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Greenback Posts Further  Gains

The greenback announced increase against the yen in early Asia with investors carefully watching the dollar for sharp divergence as other major currencies such as the yen, pound and euro appear set on additional monetary easing paths.

USD/JP changed hands at 106.23, up 0.09 percent, although AUD/USD traded at 0.7515, up 0.09 percent. GBP/USD traded at 1.3112, flat, while EUR/USD moved at 1.1018, down 0.03 percent.

In advance in Asia, the MI leading index is scheduled for June with the prior figure presenting a 0.2 percent increase MoM.

The U.S. dollar index,  that gauges the greenback’s strong point against a trade-weighted basket of six major currencies, was last quoted at 97.06.

Immediately, on Tuesday, the greenback hit 4 month peak against a basket of major competitors after better than anticipated housing data was released stateside and while the International Monetary Fund influenced on the economic damage to the U.K. and euro zone in the wake of U.K.’s decision to exit the European Union, identified as a Brexit.

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The U.S. Commerce Department stated that housing starts to increase 4.8 percent to reach a seasonally adjusted 1.189 million units, beating consensus anticipation for an upsurge to only 1.17 million, according to the reports.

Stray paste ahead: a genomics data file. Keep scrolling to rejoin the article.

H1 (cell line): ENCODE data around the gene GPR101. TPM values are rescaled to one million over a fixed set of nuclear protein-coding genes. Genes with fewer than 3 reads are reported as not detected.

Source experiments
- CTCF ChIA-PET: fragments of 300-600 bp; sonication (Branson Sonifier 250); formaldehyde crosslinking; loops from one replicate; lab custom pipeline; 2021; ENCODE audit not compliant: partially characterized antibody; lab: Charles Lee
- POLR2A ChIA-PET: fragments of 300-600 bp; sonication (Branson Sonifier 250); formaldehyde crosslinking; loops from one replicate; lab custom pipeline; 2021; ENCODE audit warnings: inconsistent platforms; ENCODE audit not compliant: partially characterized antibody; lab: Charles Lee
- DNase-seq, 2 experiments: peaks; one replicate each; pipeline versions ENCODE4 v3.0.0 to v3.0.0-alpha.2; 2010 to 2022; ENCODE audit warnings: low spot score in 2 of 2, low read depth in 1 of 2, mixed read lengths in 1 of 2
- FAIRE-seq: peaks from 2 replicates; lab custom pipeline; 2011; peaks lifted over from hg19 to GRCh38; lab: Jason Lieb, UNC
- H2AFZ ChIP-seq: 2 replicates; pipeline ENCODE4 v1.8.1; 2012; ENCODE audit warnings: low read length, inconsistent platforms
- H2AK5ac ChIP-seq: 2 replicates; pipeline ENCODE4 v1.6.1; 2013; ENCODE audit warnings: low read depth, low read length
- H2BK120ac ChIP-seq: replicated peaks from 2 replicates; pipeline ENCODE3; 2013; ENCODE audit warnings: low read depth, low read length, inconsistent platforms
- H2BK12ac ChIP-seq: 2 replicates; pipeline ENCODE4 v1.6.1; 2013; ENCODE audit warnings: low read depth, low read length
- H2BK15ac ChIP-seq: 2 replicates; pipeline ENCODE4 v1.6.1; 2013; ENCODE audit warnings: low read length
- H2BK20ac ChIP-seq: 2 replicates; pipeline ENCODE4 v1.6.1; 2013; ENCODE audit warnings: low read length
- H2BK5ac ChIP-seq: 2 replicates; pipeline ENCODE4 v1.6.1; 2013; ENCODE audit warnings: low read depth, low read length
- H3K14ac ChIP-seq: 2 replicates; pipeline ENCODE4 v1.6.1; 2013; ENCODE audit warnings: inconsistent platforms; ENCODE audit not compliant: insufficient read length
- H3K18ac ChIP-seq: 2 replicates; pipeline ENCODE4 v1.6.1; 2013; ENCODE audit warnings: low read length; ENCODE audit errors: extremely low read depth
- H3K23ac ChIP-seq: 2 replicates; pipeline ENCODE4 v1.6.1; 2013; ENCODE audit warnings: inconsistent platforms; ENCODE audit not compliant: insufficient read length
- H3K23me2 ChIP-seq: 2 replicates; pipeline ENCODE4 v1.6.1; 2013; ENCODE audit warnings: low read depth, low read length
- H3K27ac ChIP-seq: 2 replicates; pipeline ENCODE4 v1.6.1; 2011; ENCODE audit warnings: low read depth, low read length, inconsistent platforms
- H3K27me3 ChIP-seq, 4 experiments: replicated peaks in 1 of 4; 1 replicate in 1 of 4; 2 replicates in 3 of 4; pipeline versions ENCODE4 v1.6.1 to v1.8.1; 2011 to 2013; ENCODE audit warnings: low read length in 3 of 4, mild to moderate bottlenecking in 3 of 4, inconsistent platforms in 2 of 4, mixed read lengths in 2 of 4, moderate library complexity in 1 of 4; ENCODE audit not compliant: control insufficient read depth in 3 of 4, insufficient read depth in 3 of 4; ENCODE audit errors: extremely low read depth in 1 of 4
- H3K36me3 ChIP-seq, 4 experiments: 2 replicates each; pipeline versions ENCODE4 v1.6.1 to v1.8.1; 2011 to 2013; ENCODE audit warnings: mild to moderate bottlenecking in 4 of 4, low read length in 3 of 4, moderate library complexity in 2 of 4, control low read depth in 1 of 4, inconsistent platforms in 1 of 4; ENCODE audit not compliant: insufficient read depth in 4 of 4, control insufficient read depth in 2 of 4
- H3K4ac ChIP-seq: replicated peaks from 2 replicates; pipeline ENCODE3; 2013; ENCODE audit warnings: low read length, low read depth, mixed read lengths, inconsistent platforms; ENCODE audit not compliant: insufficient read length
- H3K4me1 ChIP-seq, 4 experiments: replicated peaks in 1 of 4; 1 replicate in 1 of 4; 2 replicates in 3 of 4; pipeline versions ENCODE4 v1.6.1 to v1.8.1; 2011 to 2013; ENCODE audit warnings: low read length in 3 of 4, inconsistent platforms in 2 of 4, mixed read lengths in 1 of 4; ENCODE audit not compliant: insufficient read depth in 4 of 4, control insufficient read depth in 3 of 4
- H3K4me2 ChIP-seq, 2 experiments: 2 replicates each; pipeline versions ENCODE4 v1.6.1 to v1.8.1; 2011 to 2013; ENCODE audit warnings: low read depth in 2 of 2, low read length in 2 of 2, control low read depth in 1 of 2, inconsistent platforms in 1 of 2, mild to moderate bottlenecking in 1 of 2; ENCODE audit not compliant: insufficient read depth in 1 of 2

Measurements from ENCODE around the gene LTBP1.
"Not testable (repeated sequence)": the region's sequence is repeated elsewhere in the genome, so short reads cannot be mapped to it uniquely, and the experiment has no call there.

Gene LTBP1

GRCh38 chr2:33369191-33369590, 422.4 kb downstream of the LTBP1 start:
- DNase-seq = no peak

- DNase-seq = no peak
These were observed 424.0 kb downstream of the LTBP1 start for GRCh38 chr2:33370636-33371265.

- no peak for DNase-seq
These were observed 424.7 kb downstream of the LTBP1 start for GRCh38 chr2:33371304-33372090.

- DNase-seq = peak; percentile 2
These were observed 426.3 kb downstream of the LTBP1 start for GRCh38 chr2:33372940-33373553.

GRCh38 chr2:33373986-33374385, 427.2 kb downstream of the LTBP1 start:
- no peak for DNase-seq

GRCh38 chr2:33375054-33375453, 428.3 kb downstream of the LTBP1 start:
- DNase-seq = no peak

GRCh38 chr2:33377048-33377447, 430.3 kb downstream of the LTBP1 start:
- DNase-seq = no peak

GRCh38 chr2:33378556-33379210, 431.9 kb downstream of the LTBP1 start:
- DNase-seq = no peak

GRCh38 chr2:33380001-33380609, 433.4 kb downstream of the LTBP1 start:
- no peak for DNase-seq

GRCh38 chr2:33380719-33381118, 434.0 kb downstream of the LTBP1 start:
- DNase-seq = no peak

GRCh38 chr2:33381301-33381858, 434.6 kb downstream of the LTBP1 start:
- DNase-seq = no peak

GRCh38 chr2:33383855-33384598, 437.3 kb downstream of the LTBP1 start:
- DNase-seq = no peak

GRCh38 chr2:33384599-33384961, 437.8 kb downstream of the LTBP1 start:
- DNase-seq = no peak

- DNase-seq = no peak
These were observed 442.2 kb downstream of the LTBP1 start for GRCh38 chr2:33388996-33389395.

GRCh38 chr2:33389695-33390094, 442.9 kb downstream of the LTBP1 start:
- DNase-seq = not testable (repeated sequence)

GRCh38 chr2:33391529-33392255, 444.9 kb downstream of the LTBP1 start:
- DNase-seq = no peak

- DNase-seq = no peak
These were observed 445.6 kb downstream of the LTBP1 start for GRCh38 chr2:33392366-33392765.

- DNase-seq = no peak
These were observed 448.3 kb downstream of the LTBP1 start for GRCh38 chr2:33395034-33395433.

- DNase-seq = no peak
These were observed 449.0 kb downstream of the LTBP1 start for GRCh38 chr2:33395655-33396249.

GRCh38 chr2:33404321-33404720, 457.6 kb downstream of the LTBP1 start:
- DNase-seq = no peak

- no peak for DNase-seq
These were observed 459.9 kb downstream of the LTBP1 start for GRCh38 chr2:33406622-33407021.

At the same time, building permits  measured as a leading sign for the housing market, upsurge 1.5 percent  to a seasonally adjusted 1.153 million units, settling beyond predictions for an increase to 1.15 million.

USD/JPY was sneaking back  towards the June 24 peak, day in which the U.K.’s decision to exit  the European Union was  exposed.

International Monetary Fund

In connection with this, on Tuesday, the International Monetary Fund (IMF) announced its updated worldwide forecasts, decreasing the projection for development in the global economy in 2016 to 3.1 percent, from the previous 3.2 percent, though expecting a rally to 3.4 percent in 2017.

The U.K. was hardest hit with the International Monetary Fund cutting its estimate to 1.7 percent from the previous 1.9 percent for this year and reducing 2017 progress to 1.3 percent from April’s estimate of 2.2 percent because of  the Brexit.

The euro zone did not escape untouched as 2017 growing anticipations were reduced to 1.4 percent from the previous 1.6 percent.

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In contrast, the International Monetary Fund did changed the U.S. forecast to 2.2 percent, from the prior 2.4 percent, however, stated that the Brexit influence on the American economy would be muted and clarified that the reduction was because of the weaker than expected read from 1st quarter gross domestic product.

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